08-11-2016 05:01 AM
08-11-2016 05:01 AM
I'm trying to figure what exactly should be possible with the iOS mobile apps with an E1 license and what shouldn't.
I'm referencing this page here:
specifically the second row in the table:
Basic editing is possible only on some documents (see the note below), and also depends on what type of device you're using the apps on.
The reality is, I can't edit (basic text into a cell) or create a single excel file on the iOS App (iPhone SE / 4 inch).
I'm not even talking about premium or extra features that are specifically locked away at E3.
Either this article is wrong, or the apps are behaving wrong. Otherwise I'd like to know what counts as "basic editing"
09-27-2016 12:27 AM
We have the same questions. For example, our students on Education E1 iPads can't edit anything using the iPad apps. But I when I looked at this document. From the Microsoft page you shared, it looks like any Education plan should be able to do basic editing on an iPad. But in fact, our users can't edit anything. They can't even edit a OneNote. We are on the tenant in Singapore and have 800 or so E3 licenses, but want our younger kids to use iPads and the E1 license. Any suggestions? I am positive this was marketed as basic editing at no cost on any tablet under 10 inch screen size.
09-27-2016 01:41 AM - edited 09-27-2016 01:42 AM
I'm in the same situation, having multiple technicians I intended to work exclusivley browser based and on mobile devices, but I'm not able to fulfill this currently, without an E3 licenses, which brings the full Office 2016, that I wanted to remove in the first place.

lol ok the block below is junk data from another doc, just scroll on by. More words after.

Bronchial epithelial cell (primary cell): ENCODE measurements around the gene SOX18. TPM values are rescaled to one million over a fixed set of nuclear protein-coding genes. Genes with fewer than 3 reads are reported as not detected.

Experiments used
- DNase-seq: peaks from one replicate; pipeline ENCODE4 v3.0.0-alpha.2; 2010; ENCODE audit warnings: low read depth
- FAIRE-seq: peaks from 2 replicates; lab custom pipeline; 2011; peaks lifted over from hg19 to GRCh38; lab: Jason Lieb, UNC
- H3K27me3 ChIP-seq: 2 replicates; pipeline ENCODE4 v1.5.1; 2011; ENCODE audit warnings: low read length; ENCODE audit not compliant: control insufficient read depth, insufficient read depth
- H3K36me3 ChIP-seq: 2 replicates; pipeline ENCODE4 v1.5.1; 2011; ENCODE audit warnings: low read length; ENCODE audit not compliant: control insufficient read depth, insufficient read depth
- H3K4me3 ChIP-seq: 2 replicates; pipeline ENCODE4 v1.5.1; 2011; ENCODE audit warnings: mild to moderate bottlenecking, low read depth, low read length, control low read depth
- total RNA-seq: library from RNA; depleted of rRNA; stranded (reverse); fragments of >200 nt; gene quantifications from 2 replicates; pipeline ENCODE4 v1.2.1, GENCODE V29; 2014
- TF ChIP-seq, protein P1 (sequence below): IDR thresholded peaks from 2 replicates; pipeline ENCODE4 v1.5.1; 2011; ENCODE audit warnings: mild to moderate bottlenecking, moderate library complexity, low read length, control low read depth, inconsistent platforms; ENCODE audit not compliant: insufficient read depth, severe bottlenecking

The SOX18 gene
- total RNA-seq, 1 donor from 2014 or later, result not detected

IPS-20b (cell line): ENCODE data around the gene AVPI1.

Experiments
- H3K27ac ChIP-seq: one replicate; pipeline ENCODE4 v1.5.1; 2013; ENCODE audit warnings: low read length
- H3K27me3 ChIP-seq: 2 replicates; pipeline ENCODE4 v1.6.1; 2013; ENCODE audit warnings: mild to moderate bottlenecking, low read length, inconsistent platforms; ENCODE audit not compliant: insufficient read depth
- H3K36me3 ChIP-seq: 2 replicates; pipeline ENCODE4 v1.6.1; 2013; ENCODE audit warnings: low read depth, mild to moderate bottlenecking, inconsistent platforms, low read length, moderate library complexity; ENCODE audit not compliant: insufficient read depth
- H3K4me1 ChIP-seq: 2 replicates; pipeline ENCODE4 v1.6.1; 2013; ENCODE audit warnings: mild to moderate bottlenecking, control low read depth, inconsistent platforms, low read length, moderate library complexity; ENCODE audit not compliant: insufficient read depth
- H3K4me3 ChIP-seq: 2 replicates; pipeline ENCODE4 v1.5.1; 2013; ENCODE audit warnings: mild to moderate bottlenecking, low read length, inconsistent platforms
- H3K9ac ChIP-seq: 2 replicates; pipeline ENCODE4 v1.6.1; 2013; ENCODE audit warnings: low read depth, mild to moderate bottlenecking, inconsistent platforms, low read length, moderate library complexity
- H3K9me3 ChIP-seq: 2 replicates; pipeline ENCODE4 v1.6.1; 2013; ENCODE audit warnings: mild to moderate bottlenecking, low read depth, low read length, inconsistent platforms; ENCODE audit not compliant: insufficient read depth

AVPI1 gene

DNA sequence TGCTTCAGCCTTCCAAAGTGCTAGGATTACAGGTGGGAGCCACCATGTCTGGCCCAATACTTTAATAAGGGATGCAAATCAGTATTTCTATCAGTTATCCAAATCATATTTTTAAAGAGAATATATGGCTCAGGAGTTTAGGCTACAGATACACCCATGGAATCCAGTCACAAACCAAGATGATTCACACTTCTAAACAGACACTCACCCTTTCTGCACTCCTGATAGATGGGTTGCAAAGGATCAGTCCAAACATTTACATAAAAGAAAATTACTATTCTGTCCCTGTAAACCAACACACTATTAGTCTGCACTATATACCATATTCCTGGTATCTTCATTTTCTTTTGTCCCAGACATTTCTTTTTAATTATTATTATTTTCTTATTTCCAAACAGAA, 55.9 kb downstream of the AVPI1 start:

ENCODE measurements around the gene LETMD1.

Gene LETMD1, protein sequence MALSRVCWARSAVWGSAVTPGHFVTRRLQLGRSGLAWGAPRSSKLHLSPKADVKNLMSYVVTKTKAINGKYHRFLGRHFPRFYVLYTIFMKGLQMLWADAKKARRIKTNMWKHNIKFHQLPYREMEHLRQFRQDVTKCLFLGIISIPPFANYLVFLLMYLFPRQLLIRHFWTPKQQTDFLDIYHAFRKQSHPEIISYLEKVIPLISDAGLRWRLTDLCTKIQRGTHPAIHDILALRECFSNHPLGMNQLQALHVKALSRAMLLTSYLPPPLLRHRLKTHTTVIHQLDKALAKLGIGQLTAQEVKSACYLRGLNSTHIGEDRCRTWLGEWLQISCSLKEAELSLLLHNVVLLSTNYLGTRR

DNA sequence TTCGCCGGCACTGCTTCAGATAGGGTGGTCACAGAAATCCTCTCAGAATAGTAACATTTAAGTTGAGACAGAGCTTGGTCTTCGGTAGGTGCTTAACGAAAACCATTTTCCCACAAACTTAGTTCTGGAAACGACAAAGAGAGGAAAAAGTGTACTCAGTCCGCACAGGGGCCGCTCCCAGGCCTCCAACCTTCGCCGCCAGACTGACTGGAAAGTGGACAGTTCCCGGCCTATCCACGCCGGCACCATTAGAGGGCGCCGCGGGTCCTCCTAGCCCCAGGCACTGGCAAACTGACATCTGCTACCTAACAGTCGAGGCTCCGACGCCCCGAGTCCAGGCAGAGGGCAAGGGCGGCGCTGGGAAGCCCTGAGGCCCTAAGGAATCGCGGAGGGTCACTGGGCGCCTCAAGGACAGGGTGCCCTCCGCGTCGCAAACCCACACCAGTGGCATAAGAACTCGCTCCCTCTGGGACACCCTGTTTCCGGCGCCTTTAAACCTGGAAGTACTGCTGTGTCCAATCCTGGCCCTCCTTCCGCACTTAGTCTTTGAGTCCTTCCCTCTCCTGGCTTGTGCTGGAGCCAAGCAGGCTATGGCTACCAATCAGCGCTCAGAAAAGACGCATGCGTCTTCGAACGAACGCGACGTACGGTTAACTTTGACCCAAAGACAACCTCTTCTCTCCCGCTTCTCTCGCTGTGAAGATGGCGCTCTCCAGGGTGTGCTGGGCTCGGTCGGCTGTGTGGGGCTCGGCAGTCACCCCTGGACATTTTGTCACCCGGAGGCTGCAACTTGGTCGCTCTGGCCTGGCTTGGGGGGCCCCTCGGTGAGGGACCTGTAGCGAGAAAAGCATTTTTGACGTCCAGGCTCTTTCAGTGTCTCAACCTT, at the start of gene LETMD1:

Eithe they update their pages, or make editing on mobile devices available. An E2 license might also be an option I guess.
02-05-2018 10:25 PM
02-05-2018 10:25 PM
Apologies for reviving this thread, but rather than starting a new one.
The challenge comes in the footnote of the Microsoft article:
The non-qualifying plans listed above, don't come with a license for the Office desktop apps, so if you have one of these plans you can only view and not edit any documents you save to Office 365 services such as OneDrive for Business and SharePoint team sites. To edit Office files you saved to these services, you must have a subscription to one of the qualifying Office 365 Business, Education, Nonprofit, or Government plans, and your Office 365 admin must have assigned you an Office license.
AN E1 user would be able to edit if he/she stored his/her documents outside of Office 365. Having just started our deployment, we are running into this limitation as it conflicts directly with our implementation of Intune, which restricts users from downloading documents to locations other than ODFB or SharePoint Online. This really limits the usability of an E1 license on mobile.
Microsoft should revisit their licensing strategy in light of the security concerns many companies have and are implementing Intune (or other mobile application management solutions) for their users.
02-27-2019 03:21 PM
E1, and most other plans that might not have had it before, should have mobile edit by now. Despite mention of the "next few months" below (that would mean that existing customers on E1 should have been upgraded by summer 2018 at the latest), we still don't have it (Non-profit E1). Getting anyone to understand this and/or fix it is close to impossible, however.
08-26-2019 12:57 PM
@Carlos Cordeiro, There are a number of items in effect here. If you are procuring portal direct and your license show as legacy E2 there will not be mobile editing rights. If are using the E1 (nonprofit) and still do not have editing rights you will need to procure your licenses through a CSP provider or under a Microsoft EA. Mobile editing was rolled out to the commercial versions of O365 E1 that are available to nonprofits with nonprofit discounts through CSP or EA agreements.